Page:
8 July 2021,

On Wednesday, July 7th, the European Parliament assembled a Resolution on the “Old continent growing older – possibilities and challenges related to ageing policy post 2020”. The Parliament’s adoption of the report reflects an increasing attentiveness to demographic issues in the EU with special attention to the protection of  human dignity, especially at the end of life. Among other things, the report articulates “the right to age with dignity” and takes several steps toward formalising the importance of the family to active ageing and social, physical, and emotional health outcomes in old age.

The Rapporteur, MEP Beata Szydło (Poland, ECR), delivered an opening statement that placed the report in the context of the European Union’s support for intergenerational solidarity and active ageing. She thanked her colleagues in the Parliament for the nearly six-hundred amendments that they filed and said that she regards it as a sign of great interest in the matter of an ageing Europe. Szydło’s statement highlighted the differences between passive ageing, wherein seniors accept whatever they are told to do, and active ageing, wherein seniors should decide on how engaged they want to be in the labor market or whether they simply want to leave it in order to take care of family members. As she said, “the elderly are the repository of traditional culture that preserves European heritage” and so should be valued and allowed to retain their agency.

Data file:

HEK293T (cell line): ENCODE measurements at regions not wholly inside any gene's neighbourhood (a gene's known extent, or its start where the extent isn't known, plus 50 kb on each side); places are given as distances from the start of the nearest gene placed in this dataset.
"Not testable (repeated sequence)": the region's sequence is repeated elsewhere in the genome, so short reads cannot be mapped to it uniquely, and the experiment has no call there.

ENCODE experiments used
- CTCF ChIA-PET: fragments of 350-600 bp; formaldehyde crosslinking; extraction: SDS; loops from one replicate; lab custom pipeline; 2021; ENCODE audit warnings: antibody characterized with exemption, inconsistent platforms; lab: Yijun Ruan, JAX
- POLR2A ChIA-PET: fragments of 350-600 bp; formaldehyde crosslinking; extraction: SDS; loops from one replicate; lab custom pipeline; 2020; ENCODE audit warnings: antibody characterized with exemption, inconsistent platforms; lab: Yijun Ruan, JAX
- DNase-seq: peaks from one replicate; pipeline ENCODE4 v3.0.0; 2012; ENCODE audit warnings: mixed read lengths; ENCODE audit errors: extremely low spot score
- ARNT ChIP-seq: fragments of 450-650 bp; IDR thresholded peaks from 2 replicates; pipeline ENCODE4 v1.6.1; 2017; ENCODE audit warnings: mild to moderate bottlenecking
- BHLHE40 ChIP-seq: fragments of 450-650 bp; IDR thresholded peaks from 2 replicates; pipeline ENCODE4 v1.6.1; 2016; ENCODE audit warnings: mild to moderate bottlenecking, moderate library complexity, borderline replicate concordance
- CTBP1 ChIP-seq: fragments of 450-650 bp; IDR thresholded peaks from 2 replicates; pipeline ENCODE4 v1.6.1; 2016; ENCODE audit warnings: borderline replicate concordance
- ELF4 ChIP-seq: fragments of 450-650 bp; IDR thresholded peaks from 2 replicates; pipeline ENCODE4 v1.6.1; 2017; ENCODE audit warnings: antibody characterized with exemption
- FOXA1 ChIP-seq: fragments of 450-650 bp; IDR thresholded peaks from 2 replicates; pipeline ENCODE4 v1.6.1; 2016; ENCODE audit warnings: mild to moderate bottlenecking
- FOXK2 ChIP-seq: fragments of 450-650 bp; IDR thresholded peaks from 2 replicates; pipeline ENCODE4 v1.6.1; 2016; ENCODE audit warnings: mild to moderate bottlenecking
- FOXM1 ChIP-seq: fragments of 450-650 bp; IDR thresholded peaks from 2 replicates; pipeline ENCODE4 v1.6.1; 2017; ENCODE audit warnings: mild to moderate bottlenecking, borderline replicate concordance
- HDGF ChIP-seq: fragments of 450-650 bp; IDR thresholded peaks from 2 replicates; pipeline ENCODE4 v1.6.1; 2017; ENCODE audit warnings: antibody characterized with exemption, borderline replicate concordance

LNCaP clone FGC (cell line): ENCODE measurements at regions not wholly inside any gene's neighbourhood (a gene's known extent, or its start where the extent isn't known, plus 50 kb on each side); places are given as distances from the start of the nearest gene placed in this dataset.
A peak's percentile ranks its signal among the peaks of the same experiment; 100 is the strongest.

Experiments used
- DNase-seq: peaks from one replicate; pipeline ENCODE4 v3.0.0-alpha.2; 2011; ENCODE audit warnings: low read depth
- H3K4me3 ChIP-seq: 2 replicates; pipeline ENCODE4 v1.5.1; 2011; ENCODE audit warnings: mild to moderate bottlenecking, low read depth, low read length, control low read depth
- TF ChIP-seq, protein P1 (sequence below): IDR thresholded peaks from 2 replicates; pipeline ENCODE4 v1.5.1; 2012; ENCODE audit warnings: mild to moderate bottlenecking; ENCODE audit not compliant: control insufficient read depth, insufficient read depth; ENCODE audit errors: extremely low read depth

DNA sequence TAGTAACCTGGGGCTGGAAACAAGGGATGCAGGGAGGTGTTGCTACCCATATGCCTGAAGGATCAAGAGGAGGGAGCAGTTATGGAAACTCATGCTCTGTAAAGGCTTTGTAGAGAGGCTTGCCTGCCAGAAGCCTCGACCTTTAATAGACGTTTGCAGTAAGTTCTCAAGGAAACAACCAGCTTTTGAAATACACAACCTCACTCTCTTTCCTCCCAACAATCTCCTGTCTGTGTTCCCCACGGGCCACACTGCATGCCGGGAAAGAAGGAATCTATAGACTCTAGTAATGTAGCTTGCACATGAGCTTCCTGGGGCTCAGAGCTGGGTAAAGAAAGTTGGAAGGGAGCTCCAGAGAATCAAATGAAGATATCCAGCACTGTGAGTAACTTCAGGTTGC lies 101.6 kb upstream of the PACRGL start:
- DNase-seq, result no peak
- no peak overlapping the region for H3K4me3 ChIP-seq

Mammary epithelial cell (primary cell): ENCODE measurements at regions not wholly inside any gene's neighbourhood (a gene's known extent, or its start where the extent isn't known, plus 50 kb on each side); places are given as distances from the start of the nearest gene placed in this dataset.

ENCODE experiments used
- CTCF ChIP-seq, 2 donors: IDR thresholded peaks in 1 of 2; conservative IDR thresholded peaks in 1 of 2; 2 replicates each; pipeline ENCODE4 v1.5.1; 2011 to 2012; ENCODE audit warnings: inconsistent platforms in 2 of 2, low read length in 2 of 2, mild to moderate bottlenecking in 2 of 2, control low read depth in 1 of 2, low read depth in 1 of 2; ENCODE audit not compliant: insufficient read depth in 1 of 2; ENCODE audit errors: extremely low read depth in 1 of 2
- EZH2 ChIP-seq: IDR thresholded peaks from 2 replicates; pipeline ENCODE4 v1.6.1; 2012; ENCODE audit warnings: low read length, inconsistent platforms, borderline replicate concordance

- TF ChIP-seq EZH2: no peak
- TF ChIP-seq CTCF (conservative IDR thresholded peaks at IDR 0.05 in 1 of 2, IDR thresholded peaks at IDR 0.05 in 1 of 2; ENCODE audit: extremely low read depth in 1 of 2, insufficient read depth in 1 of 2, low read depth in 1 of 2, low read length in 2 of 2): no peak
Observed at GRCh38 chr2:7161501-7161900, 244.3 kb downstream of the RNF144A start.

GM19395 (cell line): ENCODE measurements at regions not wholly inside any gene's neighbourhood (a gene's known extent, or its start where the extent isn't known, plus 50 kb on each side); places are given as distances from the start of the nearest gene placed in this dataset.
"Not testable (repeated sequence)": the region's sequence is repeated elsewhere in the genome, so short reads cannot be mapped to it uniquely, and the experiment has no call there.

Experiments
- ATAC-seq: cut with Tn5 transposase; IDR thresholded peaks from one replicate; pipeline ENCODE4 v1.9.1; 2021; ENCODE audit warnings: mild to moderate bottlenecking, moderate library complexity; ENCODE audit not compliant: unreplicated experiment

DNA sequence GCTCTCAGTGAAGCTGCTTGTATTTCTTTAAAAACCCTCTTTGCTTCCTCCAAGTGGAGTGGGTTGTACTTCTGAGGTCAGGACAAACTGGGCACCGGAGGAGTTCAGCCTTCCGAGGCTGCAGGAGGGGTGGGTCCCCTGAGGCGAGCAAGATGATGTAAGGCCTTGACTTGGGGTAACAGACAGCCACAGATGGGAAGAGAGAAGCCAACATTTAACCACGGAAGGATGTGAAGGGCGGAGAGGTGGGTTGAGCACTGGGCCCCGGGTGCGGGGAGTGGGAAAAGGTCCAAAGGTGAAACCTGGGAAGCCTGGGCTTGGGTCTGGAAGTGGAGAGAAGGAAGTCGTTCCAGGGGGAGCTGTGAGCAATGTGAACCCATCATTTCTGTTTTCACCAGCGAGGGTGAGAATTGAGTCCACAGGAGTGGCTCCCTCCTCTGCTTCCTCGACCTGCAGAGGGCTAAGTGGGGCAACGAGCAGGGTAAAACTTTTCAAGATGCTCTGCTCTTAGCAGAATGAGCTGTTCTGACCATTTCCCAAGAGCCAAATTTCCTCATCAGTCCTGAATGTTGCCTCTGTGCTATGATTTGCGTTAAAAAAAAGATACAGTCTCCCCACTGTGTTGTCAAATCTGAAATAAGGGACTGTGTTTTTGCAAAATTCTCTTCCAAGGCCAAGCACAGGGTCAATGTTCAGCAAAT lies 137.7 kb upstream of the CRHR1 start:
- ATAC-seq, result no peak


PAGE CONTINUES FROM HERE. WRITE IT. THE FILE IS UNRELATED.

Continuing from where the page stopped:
The report also calls for the recognition of the value of informal care work and the need to introduce family-friendly policies (paragraph 30):

“Calls on the Member States to better acknowledge the value of informal care, to improve social protection and the various forms of support for informal carers, to provide professional support, training and peer counselling for informal carers, and to introduce, in close cooperation with social partners, different forms of periodic relief for family members caring for older people, especially those needing respite care and day-care services, and support services including flexible working arrangements;encourages the Member States to put forward targeted strategies to help informal carers and recognise their contribution to care for older people, and to put forward proposals for adequate relief services; emphasises that providing informal care should be a choice and that formal care services should be promoted” (30).

Unpaid care work is still work, as is obvious to anyone who has had to care for a child, parent, or friend for any period of time. The fact that national pension schemes do not reflect the value of this work is a major cause of social exclusion and old-age poverty, especially amongst women.

The report also features very good language on work-life balance, including flexible hours and parental leave. As stated in the report, “higher birth rates require more job opportunities, stable employment and housing, decent working and living conditions, flexible work arrangements, generous family support and paid parental leave for both parents, quality childcare from the early years onwards, and an equal distribution of unpaid care and domestic responsibilities” (25). Taken together, these measures mark a milestone in the pursuit of just and equitable family policies in Europe.

This Reports  is a very good signal of the interest that the European Parliament and the EU have in families and in valuing their crucial function in society. As MEP Szydło noted in her opening statement, “intergenerational solidarity is a fundamental value of the EU” and it should be regarded as such by all.